Our Philosophy

Transforming lives since 1938.

Charlotte Rescue Mission accepts the American Medical Association’s definition of alcoholism as:

“… an illness that is characterized by significant impairment in the emotional, psychological, spiritual, physical and social areas that is directly associated with the persistent and excessive use of alcohol. Impairment may involve psychological or social dysfunction. Alcoholism also is manifested as a type of drug dependence of pathological extant and pattern, which ordinarily interferes seriously with the patient’s mental and physical health and his adaptation to his environment”

Concerning the spiritual implications of alcoholism, we believe that alcoholism takes root in alienation from God and the violation of conscience. We believe that God’s power can deliver individuals from the compulsion to drink, and set them free from the emotional, psychological, spiritual, physical, and social consequences of an alcoholic lifestyle.

Although an individual may be delivered from the compulsion to drink or drug (and is no longer a “drunkard” in the spiritual sense), Charlotte Rescue Mission recognizes that they are still an alcoholic or drug addict in the therapeutic sense. We believe the continued use of alcohol or other drugs results in changes in emotions, mind and body that do not disappear upon an alcoholic’s salvation. On a physiological level, they will always be “sensitized” to alcohol. Total abstinence, therefore, is a must; any use of alcohol can “activate” the chemical mechanisms of addiction leading to compulsive drinking and behavior. We believe the physical aspect of the disease of alcoholism will remain with the recovering alcoholic until they are glorified and receives their new body from the Lord.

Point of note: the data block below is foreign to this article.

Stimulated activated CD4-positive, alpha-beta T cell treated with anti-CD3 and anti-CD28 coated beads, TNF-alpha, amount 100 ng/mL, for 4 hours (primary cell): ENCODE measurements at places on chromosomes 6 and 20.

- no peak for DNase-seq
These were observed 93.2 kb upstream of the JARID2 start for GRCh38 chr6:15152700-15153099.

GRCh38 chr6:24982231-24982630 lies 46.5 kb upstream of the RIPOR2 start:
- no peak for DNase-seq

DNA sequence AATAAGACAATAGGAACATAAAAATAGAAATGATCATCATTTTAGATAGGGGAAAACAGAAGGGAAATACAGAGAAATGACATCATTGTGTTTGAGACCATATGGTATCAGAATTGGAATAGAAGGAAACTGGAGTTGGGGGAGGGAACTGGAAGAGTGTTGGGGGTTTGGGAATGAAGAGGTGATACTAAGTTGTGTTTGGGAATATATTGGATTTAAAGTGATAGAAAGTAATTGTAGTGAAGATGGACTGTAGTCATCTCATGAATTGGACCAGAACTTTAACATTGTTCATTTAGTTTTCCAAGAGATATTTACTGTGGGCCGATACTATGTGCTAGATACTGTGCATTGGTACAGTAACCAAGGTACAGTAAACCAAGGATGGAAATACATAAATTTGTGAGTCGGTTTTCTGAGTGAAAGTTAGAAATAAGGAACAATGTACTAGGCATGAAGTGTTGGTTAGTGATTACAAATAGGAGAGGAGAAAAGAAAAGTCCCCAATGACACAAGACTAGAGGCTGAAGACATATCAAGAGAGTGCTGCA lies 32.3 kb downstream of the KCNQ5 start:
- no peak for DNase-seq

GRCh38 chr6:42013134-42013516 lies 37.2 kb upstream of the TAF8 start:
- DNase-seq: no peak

We believe that professional counseling and therapy is necessary to help individuals to overcome the consequences of alcoholism and other drug addiction. We also recognize that alcoholism and other drug addictions are a “family illness” and believe that all of the members of the alcoholic’s family need to be a part of the recovery process by receiving specialized help. We accept the Twelve Steps of Alcoholics Anonymous as a reliable and orderly approach to recovery from alcoholism. We identify the higher power as the person and work of Jesus Christ. We also believe there are very specific scriptural principles that must be applied to such an individual to assist in a victorious and fruitful Christian walk.

Many of the attitudes, temptations, feelings, and patterns of thought resulting from the alcoholic’s lifestyle are not immediately removed upon an alcoholic’s rebirth. We believe these aspects constitute elements of “sinful nature” or “flesh” that individuals will struggle with as long as they remain in this world. Therefore, through a process of discipleship, individuals must “transform by the renewing of their mind” (Romans 12:2) and must learn to “walk in the Spirit that they might not fulfill the desires of the flesh” (Galatians 5:16).